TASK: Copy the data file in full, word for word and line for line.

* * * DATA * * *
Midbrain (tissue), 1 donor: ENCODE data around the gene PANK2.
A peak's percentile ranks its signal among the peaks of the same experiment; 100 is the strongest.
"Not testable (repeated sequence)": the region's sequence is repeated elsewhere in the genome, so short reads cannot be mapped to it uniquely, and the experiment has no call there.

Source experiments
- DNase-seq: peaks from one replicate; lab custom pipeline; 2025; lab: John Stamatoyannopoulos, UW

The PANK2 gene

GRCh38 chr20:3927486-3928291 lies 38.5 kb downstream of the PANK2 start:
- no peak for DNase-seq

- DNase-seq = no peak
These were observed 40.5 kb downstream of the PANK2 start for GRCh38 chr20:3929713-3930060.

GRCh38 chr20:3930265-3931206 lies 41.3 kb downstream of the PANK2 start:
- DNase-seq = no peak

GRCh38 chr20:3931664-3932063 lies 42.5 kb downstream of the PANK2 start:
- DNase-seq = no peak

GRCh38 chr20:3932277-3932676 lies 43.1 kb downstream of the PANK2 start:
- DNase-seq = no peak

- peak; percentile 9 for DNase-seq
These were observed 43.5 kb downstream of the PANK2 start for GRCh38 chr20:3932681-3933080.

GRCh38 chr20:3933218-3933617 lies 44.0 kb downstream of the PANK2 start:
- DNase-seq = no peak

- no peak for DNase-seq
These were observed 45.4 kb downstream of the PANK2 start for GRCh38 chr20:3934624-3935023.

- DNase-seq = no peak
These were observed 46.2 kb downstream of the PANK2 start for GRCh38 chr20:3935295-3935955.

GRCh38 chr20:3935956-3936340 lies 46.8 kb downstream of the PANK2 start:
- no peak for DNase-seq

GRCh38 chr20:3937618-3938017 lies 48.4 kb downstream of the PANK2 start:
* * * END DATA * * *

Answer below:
Midbrain (tissue), 1 donor: ENCODE data around the gene PANK2.
A peak's percentile ranks its signal among the peaks of the same experiment; 100 is the strongest.
"Not testable (repeated sequence)": the region's sequence is repeated elsewhere in the genome, so short reads cannot be mapped to it uniquely, and the experiment has no call there.

Source experiments
- DNase-seq: peaks from one replicate; lab custom pipeline; 2025; lab: John Stamatoyannopoulos, UW

The PANK2 gene

GRCh38 chr20:3927486-3928291 lies 38.5 kb downstream of the PANK2 start:
- no peak for DNase-seq

- DNase-seq = no peak
These were observed 40.5 kb downstream of the PANK2 start for GRCh38 chr20:3929713-3930060.

GRCh38 chr20:3930265-3931206 lies 41.3 kb downstream of the PANK2 start:
- DNase-seq = no peak

GRCh38 chr20:3931664-3932063 lies 42.5 kb downstream of the PANK2 start:
- DNase-seq = no peak

GRCh38 chr20:3932277-3932676 lies 43.1 kb downstream of the PANK2 start:
- DNase-seq = no peak

- peak; percentile 9 for DNase-seq
These were observed 43.5 kb downstream of the PANK2 start for GRCh38 chr20:3932681-3933080.

GRCh38 chr20:3933218-3933617 lies 44.0 kb downstream of the PANK2 start:
- DNase-seq = no peak

- no peak for DNase-seq
These were observed 45.4 kb downstream of the PANK2 start for GRCh38 chr20:3934624-3935023.

- DNase-seq = no peak
These were observed 46.2 kb downstream of the PANK2 start for GRCh38 chr20:3935295-3935955.

GRCh38 chr20:3935956-3936340 lies 46.8 kb downstream of the PANK2 start:
- no peak for DNase-seq

GRCh38 chr20:3937618-3938017 lies 48.4 kb downstream of the PANK2 start: